The trial of four leading Italian soccer clubs on match-fixing charges opened in Rome Thursday, but was quickly suspended to give lawyers more time to prepare. Soccer-crazy Italy has been gripped by the scandal since it broke in May.
A sports tribunal established by Italy's soccer federation convened Thursday at an improvised courtroom at Rome's Olympic Stadium. The panel of six judges is trying four of Italy's top league clubs, plus 26 senior officials, referees and linesmen.
They are all charged with rigging matches in Italy's top soccer league. If found guilty, Champions Juventus, AC Milan, Fiorentina and Lazio could be relegated to from the top league and forced out of European competitions.
The chief judge opened the trial asking whether former Juventus general manager Luciano Moggi and former chief executive Antonio Giraudo were present.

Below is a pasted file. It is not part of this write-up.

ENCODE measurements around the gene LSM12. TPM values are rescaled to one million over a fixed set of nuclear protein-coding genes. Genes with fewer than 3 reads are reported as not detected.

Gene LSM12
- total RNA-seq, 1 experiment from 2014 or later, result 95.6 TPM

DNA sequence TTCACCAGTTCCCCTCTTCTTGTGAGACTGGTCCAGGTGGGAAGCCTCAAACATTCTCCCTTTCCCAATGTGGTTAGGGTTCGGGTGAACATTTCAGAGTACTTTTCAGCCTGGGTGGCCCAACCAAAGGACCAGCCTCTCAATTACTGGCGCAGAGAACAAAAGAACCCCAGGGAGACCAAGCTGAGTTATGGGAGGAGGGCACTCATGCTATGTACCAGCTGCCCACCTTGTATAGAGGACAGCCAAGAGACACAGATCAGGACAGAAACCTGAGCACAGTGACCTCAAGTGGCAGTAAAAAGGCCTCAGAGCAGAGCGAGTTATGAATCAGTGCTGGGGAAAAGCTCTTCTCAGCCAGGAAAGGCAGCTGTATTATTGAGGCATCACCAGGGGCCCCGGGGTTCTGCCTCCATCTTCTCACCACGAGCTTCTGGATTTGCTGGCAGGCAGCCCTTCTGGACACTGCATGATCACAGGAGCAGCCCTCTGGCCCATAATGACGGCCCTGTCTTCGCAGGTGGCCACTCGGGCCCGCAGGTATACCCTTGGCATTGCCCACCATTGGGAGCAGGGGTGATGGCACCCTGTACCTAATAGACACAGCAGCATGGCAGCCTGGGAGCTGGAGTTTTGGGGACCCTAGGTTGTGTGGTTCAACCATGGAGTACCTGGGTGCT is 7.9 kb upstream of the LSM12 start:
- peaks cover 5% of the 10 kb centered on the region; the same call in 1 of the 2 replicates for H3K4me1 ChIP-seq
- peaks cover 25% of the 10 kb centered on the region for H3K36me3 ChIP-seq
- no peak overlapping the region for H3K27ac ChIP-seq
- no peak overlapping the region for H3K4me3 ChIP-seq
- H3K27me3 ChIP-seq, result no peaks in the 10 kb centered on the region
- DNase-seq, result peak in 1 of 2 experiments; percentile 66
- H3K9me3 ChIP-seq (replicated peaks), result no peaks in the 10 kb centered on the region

But neither man appeared in court Thursday.
Both have been implicated following the publishing of intercepted telephone conversation in which refereeing appointments were discussed. After the scandal broke in May they resigned along with the entire board of Juventus.
The club and its fans was also shaken earlier this week when a former player appointed as team manager, Gianluca Pessotto, fell from a second-floor window at the club's headquarters.
Fans are outside the hospital cheering Pessotto and wishing him to get well soon. The former Juventus midfielder is not implicated in the scandal but many believe he tried to commit suicide. He remains in a serious condition.
The opening proceedings were adjourned until next Monday to give lawyers more time to study documents, but the sports tribunal has said it will issue verdicts before the World Cup final on July 9.